A friend of a friend has gone into the same large bookstore three times to request my book, without any luck. The store had two copies in October–each store in the chain seemed to receive two copies of my book–but when those were quickly sold, they didn’t order more. The clerk who received this woman’s third request for Walking Backwardresponded with, “No we don’t have any more copies, but we’ve had quite a few requests for it.” End of sentence. The woman said, “I want to buy it! Are you going to get some in or not?” But that issue seemed beyond the clerk’s sphere of influence, and all she got was a shrug.
I did not expect my book to be in store windows, or even on the shelves with the cover facing out. But I did expect customers to be able to buy it if they asked for a copy. As if it’s not hard enough to write a good book, then find a good publisher, then get a bunch of good reviews, the book stores have to add a whole new level of difficulty to the process. And if friends of friends can’t find it in stores, what are the chances that total strangers might browse by it? Slim.
So that’s a brand new disappointment that a first book can bring… I hope any new authors reading this have better luck with bookstores.
On the other hand, I have been absolutely blown away by a brand new motivation that my first book has brought me: readers! My daily life is suddenly peppered with praise.
Take this weekend. On Sunday my youngest son had a group of friends over for a pizza party. While arranging the drop-offs, one mom said, “I finished your book and I just loved it.” (True, she is a friend, but she really meant it. She teaches high school and hopes to introduce the book to her class.)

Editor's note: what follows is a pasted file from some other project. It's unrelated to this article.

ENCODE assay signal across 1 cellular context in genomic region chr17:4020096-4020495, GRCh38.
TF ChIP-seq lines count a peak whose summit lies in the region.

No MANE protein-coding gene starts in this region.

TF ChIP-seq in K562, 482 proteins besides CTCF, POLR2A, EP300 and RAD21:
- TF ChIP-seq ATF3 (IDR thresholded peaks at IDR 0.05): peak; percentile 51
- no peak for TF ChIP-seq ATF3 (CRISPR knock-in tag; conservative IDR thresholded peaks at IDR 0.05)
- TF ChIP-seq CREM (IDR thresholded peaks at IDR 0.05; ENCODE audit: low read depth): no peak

In the middle of the party, a neighbour stopped by with a card that praised my “beautiful book.” (She has passed it on to her teenage grand-daughter, who is an aspiring writer.)
Then at the party’s end, a young teenager who came to pick up his little brother said, “I’m halfway through your book. I like it a lot. By page ten, I was laughing out loud. Is there going to be another one?”
Wow. This never happened before. The best I had was, “Still working on that book?” by the few acquaintances who knew I wrote fiction. I never got the feeling that anyone was eagerly awaiting my next story. But now I do. And it is the greatest motivation I’ve ever known.
I am blazing through my new book, anxious to get to the computer each day and tell my story as best I can.
I’m going to send a word of praise to every author whose book I’ve loved. I’ve never done that kind of thing–but I will from now on, because I know it will encourage those writers to keep writing. It will make all the discouraging roadblocks seem pretty flimsy.